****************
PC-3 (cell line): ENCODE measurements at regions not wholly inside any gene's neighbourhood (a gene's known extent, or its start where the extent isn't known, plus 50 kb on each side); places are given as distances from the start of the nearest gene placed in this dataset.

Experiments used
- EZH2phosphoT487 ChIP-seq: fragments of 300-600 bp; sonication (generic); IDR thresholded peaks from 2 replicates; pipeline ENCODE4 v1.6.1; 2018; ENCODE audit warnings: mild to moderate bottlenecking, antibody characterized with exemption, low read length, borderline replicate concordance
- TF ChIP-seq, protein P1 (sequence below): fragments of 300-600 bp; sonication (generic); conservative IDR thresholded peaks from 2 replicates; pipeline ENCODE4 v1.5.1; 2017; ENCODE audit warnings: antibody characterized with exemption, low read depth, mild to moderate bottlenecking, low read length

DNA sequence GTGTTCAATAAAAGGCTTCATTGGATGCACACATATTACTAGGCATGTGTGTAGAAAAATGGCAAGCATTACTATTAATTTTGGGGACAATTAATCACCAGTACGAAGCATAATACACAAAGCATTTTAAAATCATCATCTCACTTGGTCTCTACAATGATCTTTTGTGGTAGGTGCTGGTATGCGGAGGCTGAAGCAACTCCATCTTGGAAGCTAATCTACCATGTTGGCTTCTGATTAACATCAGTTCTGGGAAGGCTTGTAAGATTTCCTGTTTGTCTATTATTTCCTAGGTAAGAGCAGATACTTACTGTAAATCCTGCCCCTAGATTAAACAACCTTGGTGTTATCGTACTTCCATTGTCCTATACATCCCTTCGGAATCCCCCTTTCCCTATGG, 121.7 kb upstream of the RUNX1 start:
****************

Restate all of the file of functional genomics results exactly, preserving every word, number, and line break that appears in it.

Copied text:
PC-3 (cell line): ENCODE measurements at regions not wholly inside any gene's neighbourhood (a gene's known extent, or its start where the extent isn't known, plus 50 kb on each side); places are given as distances from the start of the nearest gene placed in this dataset.

Experiments used
- EZH2phosphoT487 ChIP-seq: fragments of 300-600 bp; sonication (generic); IDR thresholded peaks from 2 replicates; pipeline ENCODE4 v1.6.1; 2018; ENCODE audit warnings: mild to moderate bottlenecking, antibody characterized with exemption, low read length, borderline replicate concordance
- TF ChIP-seq, protein P1 (sequence below): fragments of 300-600 bp; sonication (generic); conservative IDR thresholded peaks from 2 replicates; pipeline ENCODE4 v1.5.1; 2017; ENCODE audit warnings: antibody characterized with exemption, low read depth, mild to moderate bottlenecking, low read length

DNA sequence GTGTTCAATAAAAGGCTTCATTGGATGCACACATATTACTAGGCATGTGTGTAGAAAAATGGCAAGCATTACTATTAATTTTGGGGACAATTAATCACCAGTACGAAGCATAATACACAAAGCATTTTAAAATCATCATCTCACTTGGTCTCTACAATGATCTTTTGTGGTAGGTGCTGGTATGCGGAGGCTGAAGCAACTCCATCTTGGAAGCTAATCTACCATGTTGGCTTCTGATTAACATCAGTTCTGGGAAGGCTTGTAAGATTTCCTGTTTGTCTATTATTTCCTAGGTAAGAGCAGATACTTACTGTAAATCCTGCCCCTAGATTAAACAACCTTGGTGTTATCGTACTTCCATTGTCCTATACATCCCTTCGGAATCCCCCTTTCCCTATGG, 121.7 kb upstream of the RUNX1 start: